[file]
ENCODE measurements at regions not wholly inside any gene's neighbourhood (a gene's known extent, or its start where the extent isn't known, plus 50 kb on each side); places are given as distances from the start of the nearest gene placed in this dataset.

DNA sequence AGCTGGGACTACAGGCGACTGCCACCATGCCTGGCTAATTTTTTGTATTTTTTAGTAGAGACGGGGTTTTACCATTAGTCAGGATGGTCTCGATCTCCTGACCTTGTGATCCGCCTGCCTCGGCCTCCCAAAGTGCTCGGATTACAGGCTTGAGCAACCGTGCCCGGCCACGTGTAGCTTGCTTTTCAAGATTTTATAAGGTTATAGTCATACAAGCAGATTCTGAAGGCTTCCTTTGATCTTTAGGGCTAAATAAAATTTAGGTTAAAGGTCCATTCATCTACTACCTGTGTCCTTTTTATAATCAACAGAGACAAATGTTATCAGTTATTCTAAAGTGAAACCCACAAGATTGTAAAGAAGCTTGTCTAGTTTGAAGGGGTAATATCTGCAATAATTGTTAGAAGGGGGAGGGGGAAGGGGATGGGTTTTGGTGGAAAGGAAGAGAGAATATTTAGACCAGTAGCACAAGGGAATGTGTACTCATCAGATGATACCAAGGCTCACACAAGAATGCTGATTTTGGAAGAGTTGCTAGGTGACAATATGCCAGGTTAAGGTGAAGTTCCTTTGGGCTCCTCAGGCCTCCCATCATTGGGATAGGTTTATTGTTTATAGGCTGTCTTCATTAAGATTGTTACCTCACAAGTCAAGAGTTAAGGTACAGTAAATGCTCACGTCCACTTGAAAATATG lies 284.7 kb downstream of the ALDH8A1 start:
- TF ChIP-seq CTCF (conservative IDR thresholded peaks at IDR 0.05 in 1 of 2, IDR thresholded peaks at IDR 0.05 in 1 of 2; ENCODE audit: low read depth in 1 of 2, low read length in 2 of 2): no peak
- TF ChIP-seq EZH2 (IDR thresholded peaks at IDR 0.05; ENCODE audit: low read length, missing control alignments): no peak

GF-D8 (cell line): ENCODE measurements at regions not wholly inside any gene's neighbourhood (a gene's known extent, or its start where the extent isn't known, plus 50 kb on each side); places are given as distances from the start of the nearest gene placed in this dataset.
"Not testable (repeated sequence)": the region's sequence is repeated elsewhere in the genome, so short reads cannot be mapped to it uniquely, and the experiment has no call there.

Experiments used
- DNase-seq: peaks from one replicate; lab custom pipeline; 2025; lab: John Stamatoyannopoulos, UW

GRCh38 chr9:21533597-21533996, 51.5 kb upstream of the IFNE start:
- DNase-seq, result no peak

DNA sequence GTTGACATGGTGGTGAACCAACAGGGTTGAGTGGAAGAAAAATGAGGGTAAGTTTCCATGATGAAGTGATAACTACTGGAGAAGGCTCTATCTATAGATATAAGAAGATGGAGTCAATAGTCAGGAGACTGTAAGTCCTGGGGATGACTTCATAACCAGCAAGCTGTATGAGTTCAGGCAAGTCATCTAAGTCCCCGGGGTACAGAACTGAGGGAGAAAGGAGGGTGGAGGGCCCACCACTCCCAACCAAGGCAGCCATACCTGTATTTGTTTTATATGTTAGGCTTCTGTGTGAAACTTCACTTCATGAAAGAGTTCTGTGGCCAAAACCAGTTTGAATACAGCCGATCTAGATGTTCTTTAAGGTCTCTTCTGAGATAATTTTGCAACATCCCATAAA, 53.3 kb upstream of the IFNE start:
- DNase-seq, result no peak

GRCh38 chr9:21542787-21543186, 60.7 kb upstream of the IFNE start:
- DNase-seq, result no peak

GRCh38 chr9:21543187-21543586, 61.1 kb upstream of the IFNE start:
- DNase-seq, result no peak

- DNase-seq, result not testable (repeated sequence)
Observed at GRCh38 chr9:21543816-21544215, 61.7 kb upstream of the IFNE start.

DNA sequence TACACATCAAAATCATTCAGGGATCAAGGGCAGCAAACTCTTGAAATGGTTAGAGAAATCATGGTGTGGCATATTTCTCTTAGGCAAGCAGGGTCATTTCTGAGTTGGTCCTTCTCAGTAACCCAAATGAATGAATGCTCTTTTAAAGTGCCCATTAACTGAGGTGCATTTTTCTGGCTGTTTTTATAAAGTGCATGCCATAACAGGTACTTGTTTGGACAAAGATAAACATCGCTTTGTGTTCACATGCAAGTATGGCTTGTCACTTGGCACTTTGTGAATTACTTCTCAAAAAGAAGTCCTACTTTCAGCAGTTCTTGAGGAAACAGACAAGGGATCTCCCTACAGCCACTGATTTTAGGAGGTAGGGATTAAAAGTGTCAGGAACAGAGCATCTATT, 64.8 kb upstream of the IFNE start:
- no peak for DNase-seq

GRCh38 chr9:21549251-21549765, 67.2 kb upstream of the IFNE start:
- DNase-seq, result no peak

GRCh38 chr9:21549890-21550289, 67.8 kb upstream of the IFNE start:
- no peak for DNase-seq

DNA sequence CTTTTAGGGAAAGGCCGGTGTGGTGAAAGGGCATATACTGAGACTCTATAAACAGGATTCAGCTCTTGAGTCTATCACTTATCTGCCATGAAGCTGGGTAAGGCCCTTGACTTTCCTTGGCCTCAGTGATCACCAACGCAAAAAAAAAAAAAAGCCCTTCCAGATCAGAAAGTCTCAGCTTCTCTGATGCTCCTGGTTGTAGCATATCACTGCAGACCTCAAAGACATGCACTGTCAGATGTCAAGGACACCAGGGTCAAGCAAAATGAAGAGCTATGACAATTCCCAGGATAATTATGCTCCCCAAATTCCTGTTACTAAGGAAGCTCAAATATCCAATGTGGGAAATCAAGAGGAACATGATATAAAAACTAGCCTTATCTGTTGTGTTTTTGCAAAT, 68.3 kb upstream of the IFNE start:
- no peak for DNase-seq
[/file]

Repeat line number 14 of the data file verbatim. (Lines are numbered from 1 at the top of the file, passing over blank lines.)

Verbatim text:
- DNase-seq, result no peak